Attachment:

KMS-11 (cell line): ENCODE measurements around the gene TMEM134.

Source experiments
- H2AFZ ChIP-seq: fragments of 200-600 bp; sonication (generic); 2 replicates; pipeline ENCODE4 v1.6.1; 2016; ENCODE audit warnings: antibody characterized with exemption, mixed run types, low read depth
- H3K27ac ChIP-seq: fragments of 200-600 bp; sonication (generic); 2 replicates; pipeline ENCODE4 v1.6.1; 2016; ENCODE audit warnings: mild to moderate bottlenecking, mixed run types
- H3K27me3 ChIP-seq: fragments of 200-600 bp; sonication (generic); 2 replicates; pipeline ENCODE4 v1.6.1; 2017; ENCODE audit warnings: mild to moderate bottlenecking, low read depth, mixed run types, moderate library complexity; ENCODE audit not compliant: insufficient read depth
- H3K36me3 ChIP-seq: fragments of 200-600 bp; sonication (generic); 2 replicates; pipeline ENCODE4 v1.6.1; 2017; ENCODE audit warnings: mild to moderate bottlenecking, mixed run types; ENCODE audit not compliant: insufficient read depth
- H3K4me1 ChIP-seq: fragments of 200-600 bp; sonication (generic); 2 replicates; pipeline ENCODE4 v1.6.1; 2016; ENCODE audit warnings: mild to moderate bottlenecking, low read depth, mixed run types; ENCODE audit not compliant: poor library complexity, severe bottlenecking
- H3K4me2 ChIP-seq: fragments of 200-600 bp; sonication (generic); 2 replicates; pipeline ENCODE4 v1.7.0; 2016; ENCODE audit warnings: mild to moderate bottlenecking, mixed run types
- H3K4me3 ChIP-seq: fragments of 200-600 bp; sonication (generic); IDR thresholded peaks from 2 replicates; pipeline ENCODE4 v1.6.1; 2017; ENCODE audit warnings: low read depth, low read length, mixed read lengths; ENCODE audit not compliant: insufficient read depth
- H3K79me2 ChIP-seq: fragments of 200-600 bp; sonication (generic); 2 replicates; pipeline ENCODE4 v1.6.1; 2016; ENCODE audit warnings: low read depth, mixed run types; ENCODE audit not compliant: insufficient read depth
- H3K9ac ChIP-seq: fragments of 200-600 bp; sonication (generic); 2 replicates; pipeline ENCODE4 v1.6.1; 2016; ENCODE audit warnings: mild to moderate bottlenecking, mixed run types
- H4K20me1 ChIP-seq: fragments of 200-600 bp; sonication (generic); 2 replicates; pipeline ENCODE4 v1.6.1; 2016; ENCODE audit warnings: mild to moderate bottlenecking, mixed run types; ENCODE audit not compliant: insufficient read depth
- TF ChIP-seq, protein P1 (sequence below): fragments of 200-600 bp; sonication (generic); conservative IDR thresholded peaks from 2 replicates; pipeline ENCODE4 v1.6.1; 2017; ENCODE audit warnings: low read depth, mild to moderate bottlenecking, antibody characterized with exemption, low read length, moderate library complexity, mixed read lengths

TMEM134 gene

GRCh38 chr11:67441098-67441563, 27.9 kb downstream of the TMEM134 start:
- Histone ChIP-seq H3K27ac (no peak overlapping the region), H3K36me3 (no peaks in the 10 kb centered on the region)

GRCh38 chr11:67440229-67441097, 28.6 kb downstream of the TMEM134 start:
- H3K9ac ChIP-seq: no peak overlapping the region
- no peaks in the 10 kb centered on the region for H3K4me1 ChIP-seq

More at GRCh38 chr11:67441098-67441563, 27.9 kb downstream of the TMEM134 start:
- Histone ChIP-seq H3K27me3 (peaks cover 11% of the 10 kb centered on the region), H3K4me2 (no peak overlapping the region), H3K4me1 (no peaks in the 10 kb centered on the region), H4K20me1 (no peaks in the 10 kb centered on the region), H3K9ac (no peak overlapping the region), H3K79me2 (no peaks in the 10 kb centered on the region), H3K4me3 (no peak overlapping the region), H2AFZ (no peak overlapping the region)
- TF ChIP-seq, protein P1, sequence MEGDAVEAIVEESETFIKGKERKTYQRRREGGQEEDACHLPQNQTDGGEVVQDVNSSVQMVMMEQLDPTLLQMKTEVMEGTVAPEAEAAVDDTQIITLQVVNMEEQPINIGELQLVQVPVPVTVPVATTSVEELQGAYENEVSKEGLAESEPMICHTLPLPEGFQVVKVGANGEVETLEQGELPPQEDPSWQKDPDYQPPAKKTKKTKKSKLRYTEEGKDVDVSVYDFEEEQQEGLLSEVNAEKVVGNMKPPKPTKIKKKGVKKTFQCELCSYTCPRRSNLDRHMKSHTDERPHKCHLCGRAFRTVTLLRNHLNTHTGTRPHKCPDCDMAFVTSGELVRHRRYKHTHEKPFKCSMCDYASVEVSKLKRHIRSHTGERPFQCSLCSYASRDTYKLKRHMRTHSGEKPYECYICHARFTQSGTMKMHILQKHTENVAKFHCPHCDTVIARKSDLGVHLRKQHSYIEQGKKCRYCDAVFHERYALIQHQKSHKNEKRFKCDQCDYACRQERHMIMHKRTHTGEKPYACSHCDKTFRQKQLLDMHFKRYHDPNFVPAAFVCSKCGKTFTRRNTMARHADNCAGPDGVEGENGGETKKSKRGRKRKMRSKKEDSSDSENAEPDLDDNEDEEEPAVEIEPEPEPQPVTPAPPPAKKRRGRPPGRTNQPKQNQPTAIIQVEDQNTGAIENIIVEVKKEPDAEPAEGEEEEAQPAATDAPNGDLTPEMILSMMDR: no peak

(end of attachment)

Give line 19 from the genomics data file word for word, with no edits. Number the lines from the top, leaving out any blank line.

- no peaks in the 10 kb centered on the region for H3K4me1 ChIP-seq